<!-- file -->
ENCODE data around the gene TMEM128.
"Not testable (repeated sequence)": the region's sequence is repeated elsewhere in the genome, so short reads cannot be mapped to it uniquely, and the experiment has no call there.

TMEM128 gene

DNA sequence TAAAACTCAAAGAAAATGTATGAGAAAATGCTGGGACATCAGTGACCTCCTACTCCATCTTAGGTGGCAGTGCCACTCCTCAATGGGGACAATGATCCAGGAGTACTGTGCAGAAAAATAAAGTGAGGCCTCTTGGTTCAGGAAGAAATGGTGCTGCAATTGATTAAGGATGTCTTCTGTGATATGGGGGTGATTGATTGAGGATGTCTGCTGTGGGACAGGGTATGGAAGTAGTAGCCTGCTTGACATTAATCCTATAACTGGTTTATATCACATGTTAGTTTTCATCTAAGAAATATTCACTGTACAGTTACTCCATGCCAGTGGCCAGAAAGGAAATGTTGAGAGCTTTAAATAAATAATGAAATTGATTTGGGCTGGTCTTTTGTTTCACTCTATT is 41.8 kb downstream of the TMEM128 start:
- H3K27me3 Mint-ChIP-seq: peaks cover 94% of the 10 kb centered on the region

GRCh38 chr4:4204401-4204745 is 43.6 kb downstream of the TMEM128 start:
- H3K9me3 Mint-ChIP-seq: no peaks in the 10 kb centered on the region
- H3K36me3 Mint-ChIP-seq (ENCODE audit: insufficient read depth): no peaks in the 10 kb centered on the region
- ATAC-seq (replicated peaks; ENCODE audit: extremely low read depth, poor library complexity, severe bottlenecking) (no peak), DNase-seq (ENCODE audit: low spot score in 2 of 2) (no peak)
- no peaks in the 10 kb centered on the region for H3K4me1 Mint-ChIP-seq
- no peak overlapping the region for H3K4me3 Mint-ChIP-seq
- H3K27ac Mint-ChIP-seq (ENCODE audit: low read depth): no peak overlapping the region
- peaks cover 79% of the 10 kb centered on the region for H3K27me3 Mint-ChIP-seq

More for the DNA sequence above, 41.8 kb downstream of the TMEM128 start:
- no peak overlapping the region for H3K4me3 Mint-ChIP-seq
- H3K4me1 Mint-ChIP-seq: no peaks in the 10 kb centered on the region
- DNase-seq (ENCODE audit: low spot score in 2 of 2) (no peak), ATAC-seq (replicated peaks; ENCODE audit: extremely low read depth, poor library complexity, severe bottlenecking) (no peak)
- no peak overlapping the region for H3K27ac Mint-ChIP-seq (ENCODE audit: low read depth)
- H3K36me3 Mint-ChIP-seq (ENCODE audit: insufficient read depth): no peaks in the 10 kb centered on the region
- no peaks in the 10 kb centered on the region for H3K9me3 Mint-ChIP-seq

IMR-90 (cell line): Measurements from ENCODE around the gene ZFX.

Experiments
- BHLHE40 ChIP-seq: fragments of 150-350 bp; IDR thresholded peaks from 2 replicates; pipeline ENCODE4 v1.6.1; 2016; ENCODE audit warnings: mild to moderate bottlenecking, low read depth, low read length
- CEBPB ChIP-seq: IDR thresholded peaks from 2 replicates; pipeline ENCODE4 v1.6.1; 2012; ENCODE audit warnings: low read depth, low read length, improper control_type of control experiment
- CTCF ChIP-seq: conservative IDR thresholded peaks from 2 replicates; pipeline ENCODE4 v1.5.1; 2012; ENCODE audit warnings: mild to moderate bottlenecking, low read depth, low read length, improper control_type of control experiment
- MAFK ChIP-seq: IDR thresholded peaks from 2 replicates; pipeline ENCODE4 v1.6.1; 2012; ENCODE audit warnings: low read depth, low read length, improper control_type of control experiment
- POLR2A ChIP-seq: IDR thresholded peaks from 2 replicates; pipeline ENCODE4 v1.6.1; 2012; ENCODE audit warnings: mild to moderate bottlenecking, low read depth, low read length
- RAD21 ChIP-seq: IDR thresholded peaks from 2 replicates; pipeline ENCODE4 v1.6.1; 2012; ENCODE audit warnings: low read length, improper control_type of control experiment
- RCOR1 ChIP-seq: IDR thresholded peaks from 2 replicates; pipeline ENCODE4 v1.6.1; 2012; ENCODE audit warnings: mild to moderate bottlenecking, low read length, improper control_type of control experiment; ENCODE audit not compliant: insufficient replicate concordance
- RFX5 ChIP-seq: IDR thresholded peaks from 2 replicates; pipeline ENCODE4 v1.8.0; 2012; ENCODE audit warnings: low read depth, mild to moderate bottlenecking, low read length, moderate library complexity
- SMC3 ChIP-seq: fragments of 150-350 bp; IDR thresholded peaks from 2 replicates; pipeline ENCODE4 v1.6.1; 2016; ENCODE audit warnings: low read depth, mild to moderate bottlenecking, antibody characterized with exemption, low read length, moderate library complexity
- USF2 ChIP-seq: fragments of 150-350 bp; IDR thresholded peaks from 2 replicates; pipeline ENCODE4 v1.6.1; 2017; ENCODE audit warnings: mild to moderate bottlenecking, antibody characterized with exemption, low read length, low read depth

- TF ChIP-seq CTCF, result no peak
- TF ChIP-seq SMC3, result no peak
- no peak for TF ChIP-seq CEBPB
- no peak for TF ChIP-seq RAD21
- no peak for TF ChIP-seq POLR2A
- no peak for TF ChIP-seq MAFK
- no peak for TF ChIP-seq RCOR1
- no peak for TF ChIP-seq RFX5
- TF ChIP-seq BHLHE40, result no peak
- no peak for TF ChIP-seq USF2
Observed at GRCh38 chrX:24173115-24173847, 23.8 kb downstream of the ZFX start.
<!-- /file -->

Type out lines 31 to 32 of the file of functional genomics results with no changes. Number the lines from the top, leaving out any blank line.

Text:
- SMC3 ChIP-seq: fragments of 150-350 bp; IDR thresholded peaks from 2 replicates; pipeline ENCODE4 v1.6.1; 2016; ENCODE audit warnings: low read depth, mild to moderate bottlenecking, antibody characterized with exemption, low read length, moderate library complexity
- USF2 ChIP-seq: fragments of 150-350 bp; IDR thresholded peaks from 2 replicates; pipeline ENCODE4 v1.6.1; 2017; ENCODE audit warnings: mild to moderate bottlenecking, antibody characterized with exemption, low read length, low read depth